Freedom from Egypt was not popular or politically correct.  But it was the right thing to do.  You and I are alive as Jews today because our ancestors bucked the system and went with the minority.

As for the 80% majority?  They faded away into obscurity.

The four-fifths who had chosen to stay in Egypt perished during the ninth Plague — the Plague of Darkness.  Rashi writes that G-d didn’t want the Egyptians to see them die.  They were all buried before the darkness lifted.

I would like to suggest another reason for them to die during that particular plague.  The Egyptians weren’t the only ones “in the dark.”  The majority of Israelites chose Egypt over freedom because they lacked the enlightenment to see the obvious.  Moses was sent to fulfill G-d’s promise to Abraham, Isaac, and Jacob. These people were too blinded by the darkness of their wealth to understand that it was time to go home.  They listened to their “friends” instead of to G-d and Moses. Therefore, they followed the masses on a path to nowhere.

We could accomplish so much more good if we would stop worrying about what others say and think.  When you side with G-d, you are always in a majority of ONE.

Have a great Shabbos.

Rabbi Yerachmiel Seplowitz

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To leave a comment about this article, or to read other readers’ comments on this article, scroll down past the archive links.

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From the Archives

“Get Rich THIS TUESDAY!!!!” (2010)

… In all due respect to the great Rabbi Mendel, I am troubled by this concept.  Is it possible that a once-a-year reading of ninety-nine verses (33×2 in Hebrew +33 in Aramaic) is all we need to do to make a living??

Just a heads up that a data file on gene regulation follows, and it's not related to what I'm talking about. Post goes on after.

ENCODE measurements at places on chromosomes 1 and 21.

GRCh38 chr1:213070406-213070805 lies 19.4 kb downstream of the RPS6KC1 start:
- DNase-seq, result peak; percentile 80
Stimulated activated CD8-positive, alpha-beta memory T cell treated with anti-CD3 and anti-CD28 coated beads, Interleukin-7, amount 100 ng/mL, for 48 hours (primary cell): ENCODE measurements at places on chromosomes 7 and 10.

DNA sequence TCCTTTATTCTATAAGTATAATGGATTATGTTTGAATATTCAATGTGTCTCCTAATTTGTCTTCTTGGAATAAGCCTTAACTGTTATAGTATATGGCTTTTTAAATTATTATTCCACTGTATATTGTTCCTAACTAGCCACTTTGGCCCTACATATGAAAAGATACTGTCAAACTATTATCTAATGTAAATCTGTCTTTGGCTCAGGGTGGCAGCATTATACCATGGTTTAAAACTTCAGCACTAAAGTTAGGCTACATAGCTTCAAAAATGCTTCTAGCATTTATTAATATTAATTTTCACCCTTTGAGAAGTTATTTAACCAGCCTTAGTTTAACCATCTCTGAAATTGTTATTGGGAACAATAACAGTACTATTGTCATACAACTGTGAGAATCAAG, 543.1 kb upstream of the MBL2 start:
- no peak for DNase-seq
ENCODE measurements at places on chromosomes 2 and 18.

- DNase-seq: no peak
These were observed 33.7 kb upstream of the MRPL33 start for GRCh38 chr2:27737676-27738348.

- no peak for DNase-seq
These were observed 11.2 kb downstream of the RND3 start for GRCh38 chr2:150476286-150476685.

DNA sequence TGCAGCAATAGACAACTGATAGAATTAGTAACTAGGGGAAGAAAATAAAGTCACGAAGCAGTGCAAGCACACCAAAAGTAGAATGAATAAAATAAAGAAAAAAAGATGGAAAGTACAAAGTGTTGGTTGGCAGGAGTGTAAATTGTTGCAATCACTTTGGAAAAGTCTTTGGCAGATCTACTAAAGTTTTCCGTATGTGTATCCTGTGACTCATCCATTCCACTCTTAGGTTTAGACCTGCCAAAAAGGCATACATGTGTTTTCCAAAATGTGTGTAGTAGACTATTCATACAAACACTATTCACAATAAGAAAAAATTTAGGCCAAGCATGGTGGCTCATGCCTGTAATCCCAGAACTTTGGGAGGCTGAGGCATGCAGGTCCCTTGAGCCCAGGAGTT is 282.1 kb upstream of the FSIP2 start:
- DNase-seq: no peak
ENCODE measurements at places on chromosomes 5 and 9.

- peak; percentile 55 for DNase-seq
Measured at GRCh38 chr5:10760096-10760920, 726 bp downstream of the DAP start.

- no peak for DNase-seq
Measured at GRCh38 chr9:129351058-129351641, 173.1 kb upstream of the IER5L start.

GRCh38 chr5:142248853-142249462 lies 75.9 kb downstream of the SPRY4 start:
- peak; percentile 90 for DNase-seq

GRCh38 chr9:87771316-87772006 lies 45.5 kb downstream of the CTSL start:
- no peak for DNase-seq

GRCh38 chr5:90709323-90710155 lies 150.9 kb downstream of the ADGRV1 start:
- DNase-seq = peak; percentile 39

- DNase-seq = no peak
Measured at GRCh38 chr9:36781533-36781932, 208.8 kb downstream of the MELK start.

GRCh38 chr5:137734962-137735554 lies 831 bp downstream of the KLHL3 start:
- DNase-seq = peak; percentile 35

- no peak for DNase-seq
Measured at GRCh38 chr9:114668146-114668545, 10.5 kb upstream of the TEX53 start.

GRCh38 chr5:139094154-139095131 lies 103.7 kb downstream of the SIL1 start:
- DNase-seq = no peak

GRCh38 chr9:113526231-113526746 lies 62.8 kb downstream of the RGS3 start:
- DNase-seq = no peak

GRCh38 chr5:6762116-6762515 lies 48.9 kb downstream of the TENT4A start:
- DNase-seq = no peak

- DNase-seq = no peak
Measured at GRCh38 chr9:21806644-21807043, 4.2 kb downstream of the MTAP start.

It almost appears to be a “quick fix;” a short formula that guarantees results without too much work. (A “spiritual Amway!” :-))  Read the magical verses and the money will flow in!  No pain, big gain! …

Read more.

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“Because Your Father Said So!!” (2008)

… The Torah says to rest on the Sabbath. What’s more restful and relaxing than going fishing and then driving out to the ball park to watch the Red Sox? (Forgive the personal bias! 🙂 ) And who feels like walking to synagogue in the rain or scorching heat? The Torah says to rest on the Sabbath.

Why can’t I rest MY way?!

Read more.
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“Don’t Leave Home Without It!” (2007)

… Men and women just don’t see things the same way. Men are practical. Women are emotional. Women pack for a trip to Mars as if they are going all the way to Venus. Men sometimes get exasperated over their wives’ lack of practicality.

… the Pharaoh has just done a political flip-flop. He is now DEMANDING that the Israelites leave. NOW!

You’re packing your bags. You can’t take much. You don’t even have time to let your bread rise. You grab your money, some weapons, all your credit cards… You’re going with barely more than the clothes on your back. Wait a second… “Honey! Where are you going with THOSE?!!”

Your wife has just packed her drum set into the back of the station wagon.

“Oh, I need these!” she responds…

Read more.
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“Sticks and Stones” (2006)

… Moses lifted his “magic wand” … This was obviously one very powerful stick. Moses had pulled it out of the ground in his future father-in-law’s garden, a feat that no one else was able to accomplish. As a result, Jethro understood that Moses was destined to lead the Israelites out of Egypt. (The origin, perhaps, of the legend of King Arthur and Excalibur???)